## Python Operators Precedence and Associativity

Precedence is the order in which operators are evaluated in an expression, and the associativity defines the directions of evaluation when we have operators with the same precedence. Associativity can be Left to Right or Right to Left. Understanding the precedence and associativity of operators is essential for correctly interpreting and evaluating expressions.

## Operator Precedence

**Precedence** means priority. When multiple operators are used in a single expression, they are evaluated as per the priority assigned to it. Operators are given priority as per PEMDAS.

Character | Full Form | Symbol | Priority |
---|---|---|---|

P | Parentheses | () | 1 |

E | Exponential | ** | 2 |

MD | Multiplication, Division | *, /, //, % | 3 |

AS | Addition, Subtraction | +, – | 4 |

Here we have precedence and associativity table. The table is arranged in the order of higher precedence to lower precedence. Most of the operators have Left to Right associativity and only a few operators have Right to Left associativity(highlighted one)

**Note:** Precedence is moving from Highest to Lowest

**Example 1:**

```
print(2 + 5 * 2)
```

In this example, we can see that the multiplication operator has more precedence than the division operator. So, the multiplication operator is evaluated first, i.e 5 * 2 = 10, and then 2 is added to 10, which results in 12.

**Example 2:**

```
print((2 + 5) * 2)
```

In this example, we can see that Parentheses have higher priority than the multiplication, so (5+2) is evaluated first and then 7 is multiplied to 2, which results in 14.

**How Precedence works Logical Operators**

In the below example, you can see that as and have more precedence over or, so first “qualification == “Post Graduate” **and** age >= 21″ is evaluated, as both are false, so the result is False and then “qualification == “Graduate” **or** False” is evaluated. Because the qualification == “Graduate” is True and True or False is True, so the result is also True.

```
qualification = "Graduate"
age = 20
if qualification == "Graduate" or qualification == "Post Graduate" and age >= 21:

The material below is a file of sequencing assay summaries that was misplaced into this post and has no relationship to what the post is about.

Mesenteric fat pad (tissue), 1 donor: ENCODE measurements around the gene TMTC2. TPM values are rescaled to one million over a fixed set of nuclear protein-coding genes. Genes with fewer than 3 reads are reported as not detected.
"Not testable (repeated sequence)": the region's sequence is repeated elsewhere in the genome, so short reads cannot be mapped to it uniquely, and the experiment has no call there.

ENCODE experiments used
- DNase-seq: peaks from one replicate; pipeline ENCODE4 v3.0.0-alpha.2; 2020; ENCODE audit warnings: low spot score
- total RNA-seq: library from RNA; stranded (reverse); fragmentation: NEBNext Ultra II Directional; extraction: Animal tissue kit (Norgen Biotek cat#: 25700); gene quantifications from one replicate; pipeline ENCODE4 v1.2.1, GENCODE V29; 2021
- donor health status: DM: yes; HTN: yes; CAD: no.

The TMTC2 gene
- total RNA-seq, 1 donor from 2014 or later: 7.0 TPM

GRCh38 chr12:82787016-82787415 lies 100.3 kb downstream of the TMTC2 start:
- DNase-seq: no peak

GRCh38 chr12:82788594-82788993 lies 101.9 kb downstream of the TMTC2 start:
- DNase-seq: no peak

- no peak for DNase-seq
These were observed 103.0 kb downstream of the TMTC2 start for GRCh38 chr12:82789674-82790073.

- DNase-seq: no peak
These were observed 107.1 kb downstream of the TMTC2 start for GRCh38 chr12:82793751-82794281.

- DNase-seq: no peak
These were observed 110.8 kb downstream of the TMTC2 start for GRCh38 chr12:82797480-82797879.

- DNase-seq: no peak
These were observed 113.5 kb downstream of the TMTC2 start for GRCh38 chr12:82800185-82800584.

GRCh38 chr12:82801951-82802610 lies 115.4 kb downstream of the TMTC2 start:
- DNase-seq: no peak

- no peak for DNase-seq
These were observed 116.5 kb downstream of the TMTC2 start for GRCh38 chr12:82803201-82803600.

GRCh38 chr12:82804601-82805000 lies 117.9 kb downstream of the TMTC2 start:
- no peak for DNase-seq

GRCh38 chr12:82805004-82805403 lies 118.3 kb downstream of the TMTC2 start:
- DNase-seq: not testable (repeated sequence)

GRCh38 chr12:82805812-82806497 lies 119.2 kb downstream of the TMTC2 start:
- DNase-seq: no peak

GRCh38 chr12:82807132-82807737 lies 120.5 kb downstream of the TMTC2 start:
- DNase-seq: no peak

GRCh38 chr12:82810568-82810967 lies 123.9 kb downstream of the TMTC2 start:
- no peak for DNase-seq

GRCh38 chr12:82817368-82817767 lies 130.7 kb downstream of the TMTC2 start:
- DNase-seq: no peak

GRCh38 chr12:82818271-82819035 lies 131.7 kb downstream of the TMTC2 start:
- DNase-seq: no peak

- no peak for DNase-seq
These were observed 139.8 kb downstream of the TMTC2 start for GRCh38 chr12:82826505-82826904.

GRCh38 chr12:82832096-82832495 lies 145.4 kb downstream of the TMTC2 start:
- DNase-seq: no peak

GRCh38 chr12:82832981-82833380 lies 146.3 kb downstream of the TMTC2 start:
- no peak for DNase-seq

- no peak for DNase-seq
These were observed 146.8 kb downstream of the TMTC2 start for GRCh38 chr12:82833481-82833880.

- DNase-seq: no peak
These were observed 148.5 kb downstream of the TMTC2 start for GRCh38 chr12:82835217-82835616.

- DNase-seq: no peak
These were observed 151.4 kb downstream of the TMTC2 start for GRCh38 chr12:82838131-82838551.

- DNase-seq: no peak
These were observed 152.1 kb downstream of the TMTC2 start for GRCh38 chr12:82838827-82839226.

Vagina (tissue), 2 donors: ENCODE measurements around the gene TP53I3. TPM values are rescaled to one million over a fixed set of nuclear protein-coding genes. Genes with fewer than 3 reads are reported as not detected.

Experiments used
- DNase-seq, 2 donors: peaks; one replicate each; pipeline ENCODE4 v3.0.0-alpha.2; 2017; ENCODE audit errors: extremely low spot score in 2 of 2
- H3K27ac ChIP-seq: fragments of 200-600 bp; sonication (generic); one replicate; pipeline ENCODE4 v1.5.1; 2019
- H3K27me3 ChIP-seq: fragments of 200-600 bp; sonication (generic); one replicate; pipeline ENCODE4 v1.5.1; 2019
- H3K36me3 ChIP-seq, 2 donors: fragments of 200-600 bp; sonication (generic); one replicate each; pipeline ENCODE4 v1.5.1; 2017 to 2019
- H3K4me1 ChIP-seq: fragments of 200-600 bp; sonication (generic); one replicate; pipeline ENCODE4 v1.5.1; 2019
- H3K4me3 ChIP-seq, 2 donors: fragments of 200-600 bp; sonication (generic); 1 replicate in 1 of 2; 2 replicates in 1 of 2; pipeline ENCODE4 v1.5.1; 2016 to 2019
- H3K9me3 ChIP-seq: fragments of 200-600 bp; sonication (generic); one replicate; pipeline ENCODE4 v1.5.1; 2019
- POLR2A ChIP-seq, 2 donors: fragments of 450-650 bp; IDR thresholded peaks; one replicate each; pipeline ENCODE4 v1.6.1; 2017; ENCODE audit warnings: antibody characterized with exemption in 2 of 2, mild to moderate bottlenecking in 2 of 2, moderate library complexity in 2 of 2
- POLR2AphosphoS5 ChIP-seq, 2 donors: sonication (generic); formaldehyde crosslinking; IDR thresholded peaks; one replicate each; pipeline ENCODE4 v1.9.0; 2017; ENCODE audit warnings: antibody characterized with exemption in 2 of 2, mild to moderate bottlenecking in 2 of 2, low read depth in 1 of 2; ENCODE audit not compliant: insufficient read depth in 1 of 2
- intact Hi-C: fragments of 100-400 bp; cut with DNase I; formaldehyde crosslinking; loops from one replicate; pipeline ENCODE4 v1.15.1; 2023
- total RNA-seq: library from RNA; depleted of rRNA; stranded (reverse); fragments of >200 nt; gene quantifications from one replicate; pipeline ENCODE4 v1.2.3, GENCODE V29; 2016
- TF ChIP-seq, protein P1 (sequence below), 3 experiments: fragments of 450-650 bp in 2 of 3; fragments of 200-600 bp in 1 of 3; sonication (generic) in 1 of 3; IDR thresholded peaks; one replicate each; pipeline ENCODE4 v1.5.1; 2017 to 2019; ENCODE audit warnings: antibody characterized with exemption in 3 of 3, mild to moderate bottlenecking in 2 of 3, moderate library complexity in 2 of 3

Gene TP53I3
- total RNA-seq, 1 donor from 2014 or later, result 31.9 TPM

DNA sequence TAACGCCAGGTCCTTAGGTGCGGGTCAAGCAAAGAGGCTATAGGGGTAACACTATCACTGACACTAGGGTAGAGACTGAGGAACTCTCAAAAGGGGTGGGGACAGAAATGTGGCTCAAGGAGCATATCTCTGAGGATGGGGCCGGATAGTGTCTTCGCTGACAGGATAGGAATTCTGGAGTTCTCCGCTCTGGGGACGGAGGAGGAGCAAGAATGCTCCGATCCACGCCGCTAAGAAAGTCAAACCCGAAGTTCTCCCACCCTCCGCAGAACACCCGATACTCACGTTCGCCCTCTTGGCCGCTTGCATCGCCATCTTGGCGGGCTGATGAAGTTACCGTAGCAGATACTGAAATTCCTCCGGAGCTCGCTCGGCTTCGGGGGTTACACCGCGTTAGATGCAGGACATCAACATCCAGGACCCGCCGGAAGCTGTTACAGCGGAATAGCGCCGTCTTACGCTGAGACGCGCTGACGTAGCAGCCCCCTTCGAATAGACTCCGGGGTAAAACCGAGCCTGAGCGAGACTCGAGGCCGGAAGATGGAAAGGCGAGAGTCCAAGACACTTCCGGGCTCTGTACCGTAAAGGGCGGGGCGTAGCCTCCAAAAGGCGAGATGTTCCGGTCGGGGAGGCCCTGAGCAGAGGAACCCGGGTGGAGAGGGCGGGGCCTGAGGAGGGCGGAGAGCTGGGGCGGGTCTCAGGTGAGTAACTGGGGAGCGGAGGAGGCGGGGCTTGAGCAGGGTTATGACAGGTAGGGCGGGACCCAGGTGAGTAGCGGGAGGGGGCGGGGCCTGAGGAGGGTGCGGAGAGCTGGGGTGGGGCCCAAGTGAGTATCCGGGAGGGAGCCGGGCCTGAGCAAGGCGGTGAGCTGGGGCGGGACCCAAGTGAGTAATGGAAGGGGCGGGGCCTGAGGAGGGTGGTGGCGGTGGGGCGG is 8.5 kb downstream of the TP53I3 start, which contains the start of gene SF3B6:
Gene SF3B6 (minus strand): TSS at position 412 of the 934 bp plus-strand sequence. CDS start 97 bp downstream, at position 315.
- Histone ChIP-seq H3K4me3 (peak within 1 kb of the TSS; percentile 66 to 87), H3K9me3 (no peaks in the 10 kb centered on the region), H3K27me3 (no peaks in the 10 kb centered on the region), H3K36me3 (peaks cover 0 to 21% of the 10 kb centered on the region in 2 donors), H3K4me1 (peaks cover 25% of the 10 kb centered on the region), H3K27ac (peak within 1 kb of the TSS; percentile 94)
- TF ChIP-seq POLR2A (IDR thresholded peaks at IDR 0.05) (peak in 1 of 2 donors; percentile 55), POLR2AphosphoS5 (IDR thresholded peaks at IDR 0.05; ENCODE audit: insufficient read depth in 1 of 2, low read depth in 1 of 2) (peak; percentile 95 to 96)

print("You are eligible")
else:
print("Better Luck Next Time!!")
```

Now, we have used the parenthesis in the below example and because of parenthesis (qualification == “Graduate” **or** qualification == “Post Graduate”) is evaluated first, which is True and then (True and age >= 21) is evaluated, which results in False.

```
qualification = "Graduate"
age = 20
if (qualification == "Graduate" or qualification == "Post Graduate") and age >= 21:
print("You are eligible")
else:
print("Better Luck Next Time!!")
```

## Operator Associativity

**Associativity**, in case we have multiple operators with the same precedence in an expression, they are evaluated as per the associativity. This means the direction we will follow to evaluate them. Only exponential is evaluated from right to left, and all others from left to right.

**Example 1:**

The below example only use multiplication and division, which have the same precedence, so evaluated from left to right.

```
print(4 / 2 * 2)
```

**Example 2:**

The below code has an exponential operator, so evaluated from right to left.

```
print(2 ** 3 ** 2)
```

### Non-associative operators

Non-associative operators are the operators that do not have any associativity rules, i.e. right to left or left to right. These operators have their own rules for sequences and do not come under associativity rules.

Both the examples below comes under the non-associative operators, as they do not come under any associativity rule.

```
x = y = z = 5
```

```
x = y = (z>2) = 2
```

## Python Operator Short Circuiting

For evaluating some expression’s python uses Short Circuiting. Short Circuiting means it will stop the evaluation of the expression as soon as the result is determined. Short-circuiting is a very useful technique to improve the efficiency. Let us see a few cases where short-circuiting is performed:

**Example 1:**

This example has all “or” operators and in the case of the “or” operator, if any of the expression is True, then the result it True, so it will not evaluate all expressions.

```
print((1<2) or (2<1) or (3<4))
```

**Example 2:**

This example has all “and” operators and in the case of the “and” operator, if any of the expression is False, then the result it False, so it will not evaluate all expressions.

```
print((1<2) and (2<1) and (3<4))
```